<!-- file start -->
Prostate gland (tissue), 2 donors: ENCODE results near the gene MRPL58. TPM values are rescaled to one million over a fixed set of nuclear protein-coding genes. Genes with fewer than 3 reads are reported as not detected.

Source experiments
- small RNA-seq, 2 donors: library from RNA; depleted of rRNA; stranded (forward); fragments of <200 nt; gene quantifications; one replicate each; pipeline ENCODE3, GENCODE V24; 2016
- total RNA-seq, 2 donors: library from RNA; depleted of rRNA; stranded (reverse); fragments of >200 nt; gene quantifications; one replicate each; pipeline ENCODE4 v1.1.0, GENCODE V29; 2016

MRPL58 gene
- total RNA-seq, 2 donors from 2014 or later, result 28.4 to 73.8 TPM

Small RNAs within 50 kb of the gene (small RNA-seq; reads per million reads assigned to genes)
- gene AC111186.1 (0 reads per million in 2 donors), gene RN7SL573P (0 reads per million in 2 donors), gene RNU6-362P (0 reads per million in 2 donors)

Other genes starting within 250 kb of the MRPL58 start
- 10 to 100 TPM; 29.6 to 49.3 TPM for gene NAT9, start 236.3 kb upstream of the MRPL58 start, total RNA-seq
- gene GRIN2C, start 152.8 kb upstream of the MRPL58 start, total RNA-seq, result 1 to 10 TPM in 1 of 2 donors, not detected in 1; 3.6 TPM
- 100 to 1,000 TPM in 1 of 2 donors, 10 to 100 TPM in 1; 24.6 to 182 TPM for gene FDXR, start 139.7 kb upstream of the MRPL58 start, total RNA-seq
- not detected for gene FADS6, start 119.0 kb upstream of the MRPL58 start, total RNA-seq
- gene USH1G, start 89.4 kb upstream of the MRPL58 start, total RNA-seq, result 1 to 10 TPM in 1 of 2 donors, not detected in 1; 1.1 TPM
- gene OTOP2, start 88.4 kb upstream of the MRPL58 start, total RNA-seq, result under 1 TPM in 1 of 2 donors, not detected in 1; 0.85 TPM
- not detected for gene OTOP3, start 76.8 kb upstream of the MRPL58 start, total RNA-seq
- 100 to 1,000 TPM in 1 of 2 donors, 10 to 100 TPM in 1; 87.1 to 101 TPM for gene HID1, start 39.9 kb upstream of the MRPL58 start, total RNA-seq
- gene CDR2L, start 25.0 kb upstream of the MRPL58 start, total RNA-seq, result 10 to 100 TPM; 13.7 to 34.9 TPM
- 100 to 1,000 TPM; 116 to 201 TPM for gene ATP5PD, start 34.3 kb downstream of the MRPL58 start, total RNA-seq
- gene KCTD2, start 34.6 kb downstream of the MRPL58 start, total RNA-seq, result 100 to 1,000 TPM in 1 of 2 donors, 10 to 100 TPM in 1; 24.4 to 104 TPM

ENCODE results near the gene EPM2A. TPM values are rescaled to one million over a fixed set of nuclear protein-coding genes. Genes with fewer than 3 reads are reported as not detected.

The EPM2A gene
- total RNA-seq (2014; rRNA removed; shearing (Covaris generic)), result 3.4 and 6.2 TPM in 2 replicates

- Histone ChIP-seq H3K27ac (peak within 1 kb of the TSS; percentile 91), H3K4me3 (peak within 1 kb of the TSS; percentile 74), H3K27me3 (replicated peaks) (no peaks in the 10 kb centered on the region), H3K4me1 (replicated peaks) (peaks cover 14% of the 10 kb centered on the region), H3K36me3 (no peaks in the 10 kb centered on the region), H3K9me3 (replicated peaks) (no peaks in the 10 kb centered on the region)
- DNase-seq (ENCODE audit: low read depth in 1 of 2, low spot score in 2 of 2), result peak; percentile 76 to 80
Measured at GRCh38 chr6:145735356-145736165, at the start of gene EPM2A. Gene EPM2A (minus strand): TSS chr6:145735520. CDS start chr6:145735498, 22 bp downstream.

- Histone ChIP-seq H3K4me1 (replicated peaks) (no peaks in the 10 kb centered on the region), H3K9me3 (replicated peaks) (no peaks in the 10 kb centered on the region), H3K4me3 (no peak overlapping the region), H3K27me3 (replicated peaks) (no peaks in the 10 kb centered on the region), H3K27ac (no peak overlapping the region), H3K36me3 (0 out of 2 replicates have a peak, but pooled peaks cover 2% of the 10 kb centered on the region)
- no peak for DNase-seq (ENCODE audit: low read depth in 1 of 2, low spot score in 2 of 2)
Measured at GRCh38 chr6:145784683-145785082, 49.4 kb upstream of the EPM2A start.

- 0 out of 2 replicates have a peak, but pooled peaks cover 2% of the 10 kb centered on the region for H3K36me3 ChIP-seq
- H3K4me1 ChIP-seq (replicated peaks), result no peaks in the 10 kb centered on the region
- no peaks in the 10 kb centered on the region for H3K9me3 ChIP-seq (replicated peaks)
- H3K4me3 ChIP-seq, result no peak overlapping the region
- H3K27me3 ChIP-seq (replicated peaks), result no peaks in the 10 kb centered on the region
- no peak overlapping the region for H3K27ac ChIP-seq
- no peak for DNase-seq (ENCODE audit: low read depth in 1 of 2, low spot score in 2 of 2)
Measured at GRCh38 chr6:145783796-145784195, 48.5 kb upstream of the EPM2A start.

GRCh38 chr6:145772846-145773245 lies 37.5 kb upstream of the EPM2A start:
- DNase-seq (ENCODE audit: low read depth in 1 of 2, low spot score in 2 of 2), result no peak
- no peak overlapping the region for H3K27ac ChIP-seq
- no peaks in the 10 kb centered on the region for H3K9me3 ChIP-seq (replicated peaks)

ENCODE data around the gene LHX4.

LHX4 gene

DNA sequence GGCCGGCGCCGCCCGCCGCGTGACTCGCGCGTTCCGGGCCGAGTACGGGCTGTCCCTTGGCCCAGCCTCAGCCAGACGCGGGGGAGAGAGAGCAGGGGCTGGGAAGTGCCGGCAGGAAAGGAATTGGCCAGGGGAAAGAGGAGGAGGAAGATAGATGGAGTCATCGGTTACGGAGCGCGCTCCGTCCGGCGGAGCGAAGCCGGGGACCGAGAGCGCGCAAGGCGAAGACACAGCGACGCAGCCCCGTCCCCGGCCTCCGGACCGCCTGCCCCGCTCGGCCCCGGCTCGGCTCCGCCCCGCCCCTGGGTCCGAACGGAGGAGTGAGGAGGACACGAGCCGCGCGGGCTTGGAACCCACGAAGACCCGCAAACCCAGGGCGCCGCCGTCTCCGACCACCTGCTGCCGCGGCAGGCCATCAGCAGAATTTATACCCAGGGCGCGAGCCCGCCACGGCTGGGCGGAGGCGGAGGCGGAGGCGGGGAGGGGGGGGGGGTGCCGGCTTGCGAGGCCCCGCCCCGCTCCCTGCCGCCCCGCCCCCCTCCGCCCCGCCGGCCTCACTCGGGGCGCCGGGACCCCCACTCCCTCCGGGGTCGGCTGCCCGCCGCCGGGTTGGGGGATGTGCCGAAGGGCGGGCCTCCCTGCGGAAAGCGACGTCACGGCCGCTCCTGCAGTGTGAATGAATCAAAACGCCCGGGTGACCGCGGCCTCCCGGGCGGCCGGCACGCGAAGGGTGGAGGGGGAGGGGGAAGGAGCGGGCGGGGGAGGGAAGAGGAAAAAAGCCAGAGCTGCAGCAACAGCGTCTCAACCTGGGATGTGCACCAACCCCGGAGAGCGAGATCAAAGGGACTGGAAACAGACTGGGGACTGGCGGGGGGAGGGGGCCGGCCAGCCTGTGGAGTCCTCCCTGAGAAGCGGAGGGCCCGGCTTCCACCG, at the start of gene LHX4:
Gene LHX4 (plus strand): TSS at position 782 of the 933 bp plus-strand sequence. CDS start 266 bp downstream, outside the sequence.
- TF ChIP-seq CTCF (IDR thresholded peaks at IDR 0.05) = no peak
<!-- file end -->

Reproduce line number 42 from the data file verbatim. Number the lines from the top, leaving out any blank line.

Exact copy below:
ENCODE data around the gene LHX4.